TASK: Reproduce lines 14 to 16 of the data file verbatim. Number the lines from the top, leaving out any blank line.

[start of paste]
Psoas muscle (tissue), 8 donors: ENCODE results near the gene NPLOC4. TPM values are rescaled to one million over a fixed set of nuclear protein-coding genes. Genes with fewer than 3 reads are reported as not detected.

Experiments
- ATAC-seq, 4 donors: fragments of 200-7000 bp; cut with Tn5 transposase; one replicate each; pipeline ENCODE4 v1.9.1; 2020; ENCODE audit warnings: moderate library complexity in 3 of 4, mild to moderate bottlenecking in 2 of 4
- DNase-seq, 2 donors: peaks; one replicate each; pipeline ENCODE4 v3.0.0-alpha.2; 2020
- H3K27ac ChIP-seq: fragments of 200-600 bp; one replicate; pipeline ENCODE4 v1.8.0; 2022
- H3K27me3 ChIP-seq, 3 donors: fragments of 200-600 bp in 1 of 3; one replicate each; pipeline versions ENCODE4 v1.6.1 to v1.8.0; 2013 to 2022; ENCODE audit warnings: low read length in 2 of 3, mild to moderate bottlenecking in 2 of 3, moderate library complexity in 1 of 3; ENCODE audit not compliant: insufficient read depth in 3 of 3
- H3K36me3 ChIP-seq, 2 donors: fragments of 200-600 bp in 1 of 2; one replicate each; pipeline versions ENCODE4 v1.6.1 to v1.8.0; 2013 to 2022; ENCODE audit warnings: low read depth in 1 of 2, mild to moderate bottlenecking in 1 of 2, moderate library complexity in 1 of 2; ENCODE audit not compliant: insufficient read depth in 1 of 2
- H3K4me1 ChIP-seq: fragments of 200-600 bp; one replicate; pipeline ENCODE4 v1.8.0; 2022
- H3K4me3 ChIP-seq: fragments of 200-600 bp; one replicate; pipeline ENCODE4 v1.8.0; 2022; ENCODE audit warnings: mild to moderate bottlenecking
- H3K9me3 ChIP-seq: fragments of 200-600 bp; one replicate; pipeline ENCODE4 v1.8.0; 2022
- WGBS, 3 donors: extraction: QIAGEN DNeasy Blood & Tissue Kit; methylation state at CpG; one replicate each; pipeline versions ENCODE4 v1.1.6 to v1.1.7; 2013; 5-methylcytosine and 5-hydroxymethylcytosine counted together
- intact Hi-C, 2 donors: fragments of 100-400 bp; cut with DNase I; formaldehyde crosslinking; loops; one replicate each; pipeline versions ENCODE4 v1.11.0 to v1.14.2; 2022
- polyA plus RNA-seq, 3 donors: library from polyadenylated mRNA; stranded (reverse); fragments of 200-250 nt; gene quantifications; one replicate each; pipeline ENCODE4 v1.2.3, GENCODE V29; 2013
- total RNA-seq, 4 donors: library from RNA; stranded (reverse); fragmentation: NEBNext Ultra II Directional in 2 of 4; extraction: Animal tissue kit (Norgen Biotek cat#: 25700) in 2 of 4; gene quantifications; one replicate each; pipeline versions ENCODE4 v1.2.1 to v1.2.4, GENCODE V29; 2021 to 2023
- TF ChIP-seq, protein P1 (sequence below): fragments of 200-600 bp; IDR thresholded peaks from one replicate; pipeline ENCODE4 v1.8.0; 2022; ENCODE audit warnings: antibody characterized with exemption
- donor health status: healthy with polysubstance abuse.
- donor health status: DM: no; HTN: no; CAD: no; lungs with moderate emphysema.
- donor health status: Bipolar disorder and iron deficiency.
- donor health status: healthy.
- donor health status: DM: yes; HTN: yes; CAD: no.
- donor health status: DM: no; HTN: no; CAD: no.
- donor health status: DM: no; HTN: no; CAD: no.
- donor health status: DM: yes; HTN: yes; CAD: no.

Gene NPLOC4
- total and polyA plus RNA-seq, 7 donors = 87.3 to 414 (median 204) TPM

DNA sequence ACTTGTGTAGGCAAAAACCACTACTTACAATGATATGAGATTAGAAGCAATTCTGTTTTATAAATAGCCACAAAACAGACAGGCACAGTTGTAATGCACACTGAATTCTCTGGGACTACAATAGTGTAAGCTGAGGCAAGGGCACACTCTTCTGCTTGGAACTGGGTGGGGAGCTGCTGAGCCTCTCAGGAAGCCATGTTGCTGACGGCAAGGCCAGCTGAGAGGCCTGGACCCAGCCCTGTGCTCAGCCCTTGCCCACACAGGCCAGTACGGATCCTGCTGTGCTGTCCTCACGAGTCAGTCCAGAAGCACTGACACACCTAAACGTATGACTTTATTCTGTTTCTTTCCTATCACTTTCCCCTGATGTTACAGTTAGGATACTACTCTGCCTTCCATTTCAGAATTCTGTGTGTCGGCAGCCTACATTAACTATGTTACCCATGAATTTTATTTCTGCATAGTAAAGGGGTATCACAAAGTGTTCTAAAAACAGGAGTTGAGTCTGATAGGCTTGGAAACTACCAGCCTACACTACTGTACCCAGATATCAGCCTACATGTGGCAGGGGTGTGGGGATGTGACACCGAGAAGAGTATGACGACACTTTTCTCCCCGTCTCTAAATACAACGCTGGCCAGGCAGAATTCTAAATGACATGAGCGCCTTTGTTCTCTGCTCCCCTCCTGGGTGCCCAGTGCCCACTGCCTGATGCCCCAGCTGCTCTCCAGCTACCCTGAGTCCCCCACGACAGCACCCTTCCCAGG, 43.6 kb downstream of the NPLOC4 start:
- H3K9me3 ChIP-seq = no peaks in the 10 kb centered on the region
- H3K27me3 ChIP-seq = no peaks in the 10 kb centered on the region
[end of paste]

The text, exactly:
- total RNA-seq, 4 donors: library from RNA; stranded (reverse); fragmentation: NEBNext Ultra II Directional in 2 of 4; extraction: Animal tissue kit (Norgen Biotek cat#: 25700) in 2 of 4; gene quantifications; one replicate each; pipeline versions ENCODE4 v1.2.1 to v1.2.4, GENCODE V29; 2021 to 2023
- TF ChIP-seq, protein P1 (sequence below): fragments of 200-600 bp; IDR thresholded peaks from one replicate; pipeline ENCODE4 v1.8.0; 2022; ENCODE audit warnings: antibody characterized with exemption
- donor health status: healthy with polysubstance abuse.